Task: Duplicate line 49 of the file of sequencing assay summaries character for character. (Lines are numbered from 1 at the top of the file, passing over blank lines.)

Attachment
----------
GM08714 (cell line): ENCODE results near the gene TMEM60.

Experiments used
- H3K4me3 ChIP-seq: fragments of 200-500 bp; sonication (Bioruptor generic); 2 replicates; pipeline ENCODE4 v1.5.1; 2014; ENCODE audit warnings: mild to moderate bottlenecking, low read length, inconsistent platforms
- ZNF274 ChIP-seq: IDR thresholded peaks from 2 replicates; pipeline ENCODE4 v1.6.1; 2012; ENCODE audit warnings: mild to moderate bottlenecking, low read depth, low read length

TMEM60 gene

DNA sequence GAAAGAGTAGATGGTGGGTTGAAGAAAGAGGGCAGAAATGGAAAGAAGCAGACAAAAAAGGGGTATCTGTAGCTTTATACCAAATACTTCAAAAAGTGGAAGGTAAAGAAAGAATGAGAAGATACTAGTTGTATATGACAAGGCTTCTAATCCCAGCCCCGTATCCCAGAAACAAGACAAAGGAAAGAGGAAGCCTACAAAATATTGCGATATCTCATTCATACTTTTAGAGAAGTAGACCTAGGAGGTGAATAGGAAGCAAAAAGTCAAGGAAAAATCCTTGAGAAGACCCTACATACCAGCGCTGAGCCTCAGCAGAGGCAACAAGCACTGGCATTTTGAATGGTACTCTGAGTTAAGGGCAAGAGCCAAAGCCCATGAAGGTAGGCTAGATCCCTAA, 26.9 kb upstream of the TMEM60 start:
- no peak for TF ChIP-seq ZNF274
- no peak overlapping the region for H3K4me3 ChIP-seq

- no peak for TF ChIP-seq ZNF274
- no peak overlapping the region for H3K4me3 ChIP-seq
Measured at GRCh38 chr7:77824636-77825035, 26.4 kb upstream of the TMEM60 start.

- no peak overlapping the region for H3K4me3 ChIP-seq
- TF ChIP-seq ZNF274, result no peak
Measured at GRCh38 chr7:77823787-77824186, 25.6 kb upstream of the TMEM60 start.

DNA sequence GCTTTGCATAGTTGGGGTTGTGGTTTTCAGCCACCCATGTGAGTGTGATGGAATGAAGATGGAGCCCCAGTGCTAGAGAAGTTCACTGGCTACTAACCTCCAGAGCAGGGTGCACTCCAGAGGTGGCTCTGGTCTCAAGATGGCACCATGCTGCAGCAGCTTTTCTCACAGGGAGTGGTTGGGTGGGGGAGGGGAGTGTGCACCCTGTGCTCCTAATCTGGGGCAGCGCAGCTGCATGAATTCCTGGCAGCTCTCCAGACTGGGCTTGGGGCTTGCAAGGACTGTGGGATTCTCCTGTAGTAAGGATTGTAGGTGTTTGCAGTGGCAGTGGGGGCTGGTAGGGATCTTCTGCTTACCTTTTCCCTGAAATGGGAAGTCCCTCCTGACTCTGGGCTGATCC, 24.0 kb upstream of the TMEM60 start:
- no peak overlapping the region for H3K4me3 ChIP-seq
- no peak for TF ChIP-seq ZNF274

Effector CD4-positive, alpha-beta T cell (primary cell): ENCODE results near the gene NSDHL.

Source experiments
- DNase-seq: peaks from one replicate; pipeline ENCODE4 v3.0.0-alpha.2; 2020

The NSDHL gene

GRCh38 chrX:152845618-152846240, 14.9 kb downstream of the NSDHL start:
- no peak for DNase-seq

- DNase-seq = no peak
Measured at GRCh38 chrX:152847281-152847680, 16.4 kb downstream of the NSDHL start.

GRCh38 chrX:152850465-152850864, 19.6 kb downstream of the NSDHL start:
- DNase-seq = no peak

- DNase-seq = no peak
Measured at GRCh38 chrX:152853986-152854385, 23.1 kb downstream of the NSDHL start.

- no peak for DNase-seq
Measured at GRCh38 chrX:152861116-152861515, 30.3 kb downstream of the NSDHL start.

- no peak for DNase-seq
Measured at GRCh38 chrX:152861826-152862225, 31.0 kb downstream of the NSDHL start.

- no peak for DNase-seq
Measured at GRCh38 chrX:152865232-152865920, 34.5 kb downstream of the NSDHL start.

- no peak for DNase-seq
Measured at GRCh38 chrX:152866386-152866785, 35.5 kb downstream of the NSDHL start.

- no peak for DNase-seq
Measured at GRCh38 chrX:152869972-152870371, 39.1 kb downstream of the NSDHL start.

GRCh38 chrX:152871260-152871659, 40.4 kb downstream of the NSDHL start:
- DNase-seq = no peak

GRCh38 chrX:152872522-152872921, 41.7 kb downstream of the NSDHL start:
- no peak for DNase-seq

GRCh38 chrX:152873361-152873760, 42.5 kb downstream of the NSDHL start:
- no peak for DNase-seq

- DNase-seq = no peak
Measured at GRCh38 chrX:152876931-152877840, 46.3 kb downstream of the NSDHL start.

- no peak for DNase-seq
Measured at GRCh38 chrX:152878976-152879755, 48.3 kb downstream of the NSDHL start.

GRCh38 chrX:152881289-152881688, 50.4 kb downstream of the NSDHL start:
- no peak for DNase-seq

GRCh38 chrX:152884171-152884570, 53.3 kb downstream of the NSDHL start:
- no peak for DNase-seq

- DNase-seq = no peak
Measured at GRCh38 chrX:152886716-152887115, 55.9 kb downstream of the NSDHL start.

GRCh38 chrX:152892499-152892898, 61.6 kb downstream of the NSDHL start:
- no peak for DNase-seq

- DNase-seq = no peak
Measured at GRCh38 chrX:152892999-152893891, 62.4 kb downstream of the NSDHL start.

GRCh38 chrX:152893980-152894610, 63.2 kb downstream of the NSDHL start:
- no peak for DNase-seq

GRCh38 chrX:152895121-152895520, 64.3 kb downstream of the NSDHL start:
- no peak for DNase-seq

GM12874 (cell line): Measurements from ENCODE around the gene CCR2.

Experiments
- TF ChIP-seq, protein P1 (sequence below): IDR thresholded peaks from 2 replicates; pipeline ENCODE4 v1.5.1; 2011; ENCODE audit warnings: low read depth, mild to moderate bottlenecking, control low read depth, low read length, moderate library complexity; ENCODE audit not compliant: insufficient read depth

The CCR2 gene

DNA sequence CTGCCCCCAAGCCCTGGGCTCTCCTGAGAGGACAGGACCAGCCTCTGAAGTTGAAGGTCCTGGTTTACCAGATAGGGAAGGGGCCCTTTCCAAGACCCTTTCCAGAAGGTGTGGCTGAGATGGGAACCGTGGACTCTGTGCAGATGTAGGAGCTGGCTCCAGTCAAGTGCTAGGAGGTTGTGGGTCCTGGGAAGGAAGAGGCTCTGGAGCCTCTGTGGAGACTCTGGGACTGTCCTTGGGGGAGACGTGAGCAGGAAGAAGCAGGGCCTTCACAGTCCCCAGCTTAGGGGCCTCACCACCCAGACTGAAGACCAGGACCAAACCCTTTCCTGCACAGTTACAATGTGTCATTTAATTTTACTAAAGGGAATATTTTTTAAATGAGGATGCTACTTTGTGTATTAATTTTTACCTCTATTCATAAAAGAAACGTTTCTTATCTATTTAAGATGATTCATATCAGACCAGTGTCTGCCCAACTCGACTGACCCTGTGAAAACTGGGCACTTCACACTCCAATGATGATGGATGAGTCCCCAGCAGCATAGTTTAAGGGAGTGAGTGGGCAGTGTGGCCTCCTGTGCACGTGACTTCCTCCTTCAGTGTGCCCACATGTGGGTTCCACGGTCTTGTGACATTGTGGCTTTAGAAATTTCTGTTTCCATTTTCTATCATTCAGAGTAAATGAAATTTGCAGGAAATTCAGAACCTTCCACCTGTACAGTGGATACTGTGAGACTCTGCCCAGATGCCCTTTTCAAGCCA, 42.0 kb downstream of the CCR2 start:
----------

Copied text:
Measured at GRCh38 chrX:152878976-152879755, 48.3 kb downstream of the NSDHL start.